OK, so it isn't the finest week for free-energy machines, but perhaps the boys at Steorn are just giving this category a bad name. Some seemingly free-energy concepts make sense, because they are powered not by mystical cosmic vibrations, but actual earthly ones. Scientists at the University of Southampton have created a generator that is fueled by the tremors of everyday life. It makes a trace amount of electrical current, but it's enough to power sensors and, eventually, small machines.
The trick with this generator is efficiency: Its vibrating magnets are 10 times better at generating current than other machines of this sort. The obvious use for this is in wireless sensors, that currently use batteries that need to be replaced, and therefore must be located in accessible spots. With a vibration generator like this, you can stash a sensor wherever you like. Wherever you like.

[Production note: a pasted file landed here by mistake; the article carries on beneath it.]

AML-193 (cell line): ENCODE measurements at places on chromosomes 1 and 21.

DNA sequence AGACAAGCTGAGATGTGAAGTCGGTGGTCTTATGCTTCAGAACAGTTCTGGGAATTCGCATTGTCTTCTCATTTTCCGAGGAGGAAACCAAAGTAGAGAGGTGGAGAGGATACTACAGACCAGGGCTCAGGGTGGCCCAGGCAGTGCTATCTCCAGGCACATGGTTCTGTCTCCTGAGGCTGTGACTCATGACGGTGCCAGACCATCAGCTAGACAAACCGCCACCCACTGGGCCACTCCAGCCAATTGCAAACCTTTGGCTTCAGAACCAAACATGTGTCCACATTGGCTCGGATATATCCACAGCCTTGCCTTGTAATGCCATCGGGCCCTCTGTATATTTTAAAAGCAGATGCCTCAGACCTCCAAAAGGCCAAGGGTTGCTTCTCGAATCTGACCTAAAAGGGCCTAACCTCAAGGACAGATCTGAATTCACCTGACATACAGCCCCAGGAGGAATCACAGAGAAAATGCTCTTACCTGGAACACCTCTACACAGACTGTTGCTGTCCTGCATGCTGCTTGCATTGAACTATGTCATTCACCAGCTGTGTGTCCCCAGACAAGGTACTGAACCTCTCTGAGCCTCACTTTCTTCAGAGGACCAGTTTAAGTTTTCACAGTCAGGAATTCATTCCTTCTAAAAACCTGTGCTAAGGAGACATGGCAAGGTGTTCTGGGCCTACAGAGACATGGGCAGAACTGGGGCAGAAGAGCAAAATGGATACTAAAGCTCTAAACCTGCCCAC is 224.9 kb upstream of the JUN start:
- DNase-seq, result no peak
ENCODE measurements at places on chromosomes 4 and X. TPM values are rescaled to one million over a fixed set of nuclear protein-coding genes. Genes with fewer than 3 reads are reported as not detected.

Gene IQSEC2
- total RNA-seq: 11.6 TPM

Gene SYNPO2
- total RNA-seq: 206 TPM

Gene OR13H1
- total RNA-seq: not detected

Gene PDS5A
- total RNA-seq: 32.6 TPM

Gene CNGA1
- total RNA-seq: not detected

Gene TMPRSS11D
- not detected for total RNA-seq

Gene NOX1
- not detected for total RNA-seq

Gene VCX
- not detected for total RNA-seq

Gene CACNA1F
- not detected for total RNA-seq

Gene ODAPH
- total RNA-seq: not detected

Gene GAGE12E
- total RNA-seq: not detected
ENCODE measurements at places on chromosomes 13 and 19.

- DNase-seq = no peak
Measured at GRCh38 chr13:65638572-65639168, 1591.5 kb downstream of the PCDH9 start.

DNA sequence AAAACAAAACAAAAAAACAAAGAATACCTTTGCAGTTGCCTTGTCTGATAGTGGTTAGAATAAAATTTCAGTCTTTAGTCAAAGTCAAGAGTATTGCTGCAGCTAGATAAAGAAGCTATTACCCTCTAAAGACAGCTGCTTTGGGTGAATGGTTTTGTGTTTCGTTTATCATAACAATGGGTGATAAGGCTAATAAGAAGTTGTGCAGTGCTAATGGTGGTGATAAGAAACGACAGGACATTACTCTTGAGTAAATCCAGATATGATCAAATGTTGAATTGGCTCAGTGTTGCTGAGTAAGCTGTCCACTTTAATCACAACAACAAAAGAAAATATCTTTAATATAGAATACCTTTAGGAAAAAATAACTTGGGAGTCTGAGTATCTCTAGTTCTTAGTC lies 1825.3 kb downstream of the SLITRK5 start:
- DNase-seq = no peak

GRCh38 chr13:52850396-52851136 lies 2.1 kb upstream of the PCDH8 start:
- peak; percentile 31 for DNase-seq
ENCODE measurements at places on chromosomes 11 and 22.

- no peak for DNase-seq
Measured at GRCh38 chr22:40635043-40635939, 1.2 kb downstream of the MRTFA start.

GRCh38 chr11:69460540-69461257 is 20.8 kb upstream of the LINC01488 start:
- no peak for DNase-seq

The generator may also one day be used to power a pacemaker, which would indeed be a funny twist: It would derive its power from the beating of the heart that its job is to keep on track. How's that for existentialism?